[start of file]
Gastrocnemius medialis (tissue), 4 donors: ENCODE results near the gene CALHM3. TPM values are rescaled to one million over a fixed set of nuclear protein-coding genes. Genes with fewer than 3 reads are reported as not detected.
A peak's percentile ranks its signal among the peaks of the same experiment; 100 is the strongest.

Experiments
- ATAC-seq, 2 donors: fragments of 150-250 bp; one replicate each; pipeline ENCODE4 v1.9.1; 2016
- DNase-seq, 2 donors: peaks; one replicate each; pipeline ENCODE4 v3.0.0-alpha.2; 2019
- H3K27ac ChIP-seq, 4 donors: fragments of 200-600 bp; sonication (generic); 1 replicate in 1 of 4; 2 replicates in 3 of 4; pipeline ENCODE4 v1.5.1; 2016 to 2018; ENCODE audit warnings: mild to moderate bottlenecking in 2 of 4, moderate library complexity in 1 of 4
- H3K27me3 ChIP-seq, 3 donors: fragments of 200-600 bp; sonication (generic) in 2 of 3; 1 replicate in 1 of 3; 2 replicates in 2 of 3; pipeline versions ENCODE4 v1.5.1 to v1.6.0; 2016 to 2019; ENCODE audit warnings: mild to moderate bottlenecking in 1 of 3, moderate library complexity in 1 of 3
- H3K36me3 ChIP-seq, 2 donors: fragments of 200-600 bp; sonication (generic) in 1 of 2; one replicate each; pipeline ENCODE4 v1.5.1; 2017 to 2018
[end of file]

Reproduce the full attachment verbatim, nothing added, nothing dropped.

Gastrocnemius medialis (tissue), 4 donors: ENCODE results near the gene CALHM3. TPM values are rescaled to one million over a fixed set of nuclear protein-coding genes. Genes with fewer than 3 reads are reported as not detected.
A peak's percentile ranks its signal among the peaks of the same experiment; 100 is the strongest.

Experiments
- ATAC-seq, 2 donors: fragments of 150-250 bp; one replicate each; pipeline ENCODE4 v1.9.1; 2016
- DNase-seq, 2 donors: peaks; one replicate each; pipeline ENCODE4 v3.0.0-alpha.2; 2019
- H3K27ac ChIP-seq, 4 donors: fragments of 200-600 bp; sonication (generic); 1 replicate in 1 of 4; 2 replicates in 3 of 4; pipeline ENCODE4 v1.5.1; 2016 to 2018; ENCODE audit warnings: mild to moderate bottlenecking in 2 of 4, moderate library complexity in 1 of 4
- H3K27me3 ChIP-seq, 3 donors: fragments of 200-600 bp; sonication (generic) in 2 of 3; 1 replicate in 1 of 3; 2 replicates in 2 of 3; pipeline versions ENCODE4 v1.5.1 to v1.6.0; 2016 to 2019; ENCODE audit warnings: mild to moderate bottlenecking in 1 of 3, moderate library complexity in 1 of 3
- H3K36me3 ChIP-seq, 2 donors: fragments of 200-600 bp; sonication (generic) in 1 of 2; one replicate each; pipeline ENCODE4 v1.5.1; 2017 to 2018